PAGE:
Fourth Commandment. The fourth commandment instructs God’s people to set aside one day in every seven for rest and worship. God set the pattern for Sabbath in creation, “And on the seventh day God finished his work that he had done, and he rested on the seventh day from all his work that he had done.” (Genesis 2:2). The first instruction concerns resting from work. Rest does not mean abstention from all work; but rather, that any work engaged in is restful and restorative. A business man who works in an office all day might find working a garden restorative or construction worker who works outside all day might find reading a good book in his recliner restorative. The second instruction concerns worship. The Sabbath is not merely a day of rest but is to be holy to the Lord. As such, God’s people are to reflect on God, his work in the world, and his work in salvation throughout their day of rest.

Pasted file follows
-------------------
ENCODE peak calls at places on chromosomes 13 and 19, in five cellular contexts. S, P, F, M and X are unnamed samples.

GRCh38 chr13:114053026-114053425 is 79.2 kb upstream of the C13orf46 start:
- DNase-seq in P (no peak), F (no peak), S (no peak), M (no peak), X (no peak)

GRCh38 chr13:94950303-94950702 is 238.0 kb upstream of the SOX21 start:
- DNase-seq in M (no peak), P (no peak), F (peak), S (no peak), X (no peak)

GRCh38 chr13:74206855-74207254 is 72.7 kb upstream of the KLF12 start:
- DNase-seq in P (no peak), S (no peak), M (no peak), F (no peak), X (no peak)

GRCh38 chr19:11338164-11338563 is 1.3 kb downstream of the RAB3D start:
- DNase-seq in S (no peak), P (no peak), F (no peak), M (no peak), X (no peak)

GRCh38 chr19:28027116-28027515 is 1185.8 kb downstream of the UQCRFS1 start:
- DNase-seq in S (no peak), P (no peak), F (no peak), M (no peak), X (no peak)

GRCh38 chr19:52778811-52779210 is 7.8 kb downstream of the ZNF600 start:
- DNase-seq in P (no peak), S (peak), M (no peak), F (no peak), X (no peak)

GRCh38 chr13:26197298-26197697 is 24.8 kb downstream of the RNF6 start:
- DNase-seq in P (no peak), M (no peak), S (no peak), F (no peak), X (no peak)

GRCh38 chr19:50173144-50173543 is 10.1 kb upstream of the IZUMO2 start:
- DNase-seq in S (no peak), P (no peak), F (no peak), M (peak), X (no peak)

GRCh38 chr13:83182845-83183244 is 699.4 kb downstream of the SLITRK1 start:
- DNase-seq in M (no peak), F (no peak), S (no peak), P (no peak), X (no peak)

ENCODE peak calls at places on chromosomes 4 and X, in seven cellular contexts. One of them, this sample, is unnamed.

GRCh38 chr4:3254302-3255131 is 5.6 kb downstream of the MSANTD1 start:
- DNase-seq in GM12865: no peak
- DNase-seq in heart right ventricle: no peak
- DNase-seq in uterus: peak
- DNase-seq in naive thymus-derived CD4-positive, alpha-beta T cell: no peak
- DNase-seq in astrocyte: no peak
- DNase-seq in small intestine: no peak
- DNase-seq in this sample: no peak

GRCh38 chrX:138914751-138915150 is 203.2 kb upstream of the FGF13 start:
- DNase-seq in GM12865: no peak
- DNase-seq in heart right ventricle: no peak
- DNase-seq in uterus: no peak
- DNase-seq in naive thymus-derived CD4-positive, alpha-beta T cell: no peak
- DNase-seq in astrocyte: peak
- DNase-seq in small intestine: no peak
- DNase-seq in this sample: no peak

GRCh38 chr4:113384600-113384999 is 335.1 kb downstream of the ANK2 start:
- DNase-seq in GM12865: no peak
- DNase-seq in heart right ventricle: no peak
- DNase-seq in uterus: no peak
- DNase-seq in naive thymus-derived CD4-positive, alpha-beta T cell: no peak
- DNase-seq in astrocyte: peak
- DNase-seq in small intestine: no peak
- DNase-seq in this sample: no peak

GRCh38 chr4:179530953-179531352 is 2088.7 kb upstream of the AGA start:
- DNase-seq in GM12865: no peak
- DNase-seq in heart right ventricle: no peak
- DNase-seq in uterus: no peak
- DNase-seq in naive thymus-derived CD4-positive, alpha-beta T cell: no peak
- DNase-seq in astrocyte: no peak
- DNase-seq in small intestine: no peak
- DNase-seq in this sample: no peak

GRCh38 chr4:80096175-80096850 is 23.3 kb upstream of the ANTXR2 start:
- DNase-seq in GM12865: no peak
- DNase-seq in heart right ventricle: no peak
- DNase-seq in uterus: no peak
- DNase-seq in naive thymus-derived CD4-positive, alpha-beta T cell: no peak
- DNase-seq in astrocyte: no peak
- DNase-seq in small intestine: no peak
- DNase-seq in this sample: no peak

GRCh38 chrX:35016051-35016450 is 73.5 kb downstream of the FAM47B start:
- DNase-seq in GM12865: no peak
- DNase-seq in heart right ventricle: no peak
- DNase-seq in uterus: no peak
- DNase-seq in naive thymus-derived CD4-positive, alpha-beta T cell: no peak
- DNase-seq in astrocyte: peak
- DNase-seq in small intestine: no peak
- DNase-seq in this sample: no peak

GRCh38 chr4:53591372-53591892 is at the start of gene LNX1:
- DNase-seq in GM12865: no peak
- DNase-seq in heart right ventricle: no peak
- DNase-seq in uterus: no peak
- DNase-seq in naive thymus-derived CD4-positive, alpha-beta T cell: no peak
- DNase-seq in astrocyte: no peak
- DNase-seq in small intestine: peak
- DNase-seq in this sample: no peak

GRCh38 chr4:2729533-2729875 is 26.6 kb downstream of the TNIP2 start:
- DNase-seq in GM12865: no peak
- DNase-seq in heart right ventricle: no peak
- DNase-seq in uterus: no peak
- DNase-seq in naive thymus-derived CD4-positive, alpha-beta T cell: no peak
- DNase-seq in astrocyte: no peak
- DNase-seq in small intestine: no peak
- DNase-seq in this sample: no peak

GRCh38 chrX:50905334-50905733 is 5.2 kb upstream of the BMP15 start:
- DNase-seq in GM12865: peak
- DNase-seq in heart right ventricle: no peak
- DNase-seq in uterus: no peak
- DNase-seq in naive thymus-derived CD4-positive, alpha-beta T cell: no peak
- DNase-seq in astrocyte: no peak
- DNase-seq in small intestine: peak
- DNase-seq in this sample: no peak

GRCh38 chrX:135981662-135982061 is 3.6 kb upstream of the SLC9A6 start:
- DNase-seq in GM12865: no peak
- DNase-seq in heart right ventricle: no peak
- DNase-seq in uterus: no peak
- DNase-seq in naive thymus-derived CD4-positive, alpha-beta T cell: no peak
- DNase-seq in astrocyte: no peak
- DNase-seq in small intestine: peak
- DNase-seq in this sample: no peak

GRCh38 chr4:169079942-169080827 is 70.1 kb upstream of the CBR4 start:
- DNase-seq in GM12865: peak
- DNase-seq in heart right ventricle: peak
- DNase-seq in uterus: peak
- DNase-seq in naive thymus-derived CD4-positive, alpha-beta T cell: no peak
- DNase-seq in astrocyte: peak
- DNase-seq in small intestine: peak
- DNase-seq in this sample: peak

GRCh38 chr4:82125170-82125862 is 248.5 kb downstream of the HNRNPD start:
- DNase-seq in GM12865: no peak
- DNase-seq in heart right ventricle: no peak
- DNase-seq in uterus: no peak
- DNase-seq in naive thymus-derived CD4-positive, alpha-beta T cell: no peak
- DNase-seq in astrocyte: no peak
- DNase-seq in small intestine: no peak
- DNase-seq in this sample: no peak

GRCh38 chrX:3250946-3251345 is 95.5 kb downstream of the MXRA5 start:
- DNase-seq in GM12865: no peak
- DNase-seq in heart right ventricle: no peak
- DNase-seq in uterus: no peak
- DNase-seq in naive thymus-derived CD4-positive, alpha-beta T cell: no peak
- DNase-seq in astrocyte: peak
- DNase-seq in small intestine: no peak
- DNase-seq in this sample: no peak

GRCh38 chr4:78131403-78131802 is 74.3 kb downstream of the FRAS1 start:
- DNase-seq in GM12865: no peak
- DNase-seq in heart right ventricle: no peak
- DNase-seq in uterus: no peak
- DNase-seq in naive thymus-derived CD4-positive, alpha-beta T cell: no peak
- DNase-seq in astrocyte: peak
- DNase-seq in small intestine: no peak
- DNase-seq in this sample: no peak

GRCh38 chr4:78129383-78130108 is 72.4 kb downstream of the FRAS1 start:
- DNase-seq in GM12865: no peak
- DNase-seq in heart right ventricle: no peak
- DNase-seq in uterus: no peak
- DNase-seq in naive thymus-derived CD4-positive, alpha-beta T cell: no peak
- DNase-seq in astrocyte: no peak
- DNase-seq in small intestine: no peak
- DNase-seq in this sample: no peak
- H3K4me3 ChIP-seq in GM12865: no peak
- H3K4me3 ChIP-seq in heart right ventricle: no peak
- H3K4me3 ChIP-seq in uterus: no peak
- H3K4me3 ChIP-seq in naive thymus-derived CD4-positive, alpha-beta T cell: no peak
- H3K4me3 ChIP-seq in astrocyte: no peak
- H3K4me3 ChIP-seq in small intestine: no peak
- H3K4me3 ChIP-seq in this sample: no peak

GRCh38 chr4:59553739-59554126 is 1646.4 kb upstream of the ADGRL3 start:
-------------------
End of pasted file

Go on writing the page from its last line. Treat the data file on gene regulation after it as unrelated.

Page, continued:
Fifth Commandment.The fifth commandment instructs God’s people to honor their father and mother. Children honor their parents as they learn from them, obey their instructions, and submit to their discipline. While the practice of these actions change over time, they apply at age five, fifteen, twenty-five, and even sixty-five. God has placed parents in children’s lives as an authority that is to be respected all the days of their lives (Romans 13:10).
Fourth, that on the Sabbath day we spend time in public and private worship of God, rest from routine employment, serve the Lord and others, and so anticipate the eternal Sabbath. Fifth, that we love and honor our father and our mother, submitting to their godly discipline and direction.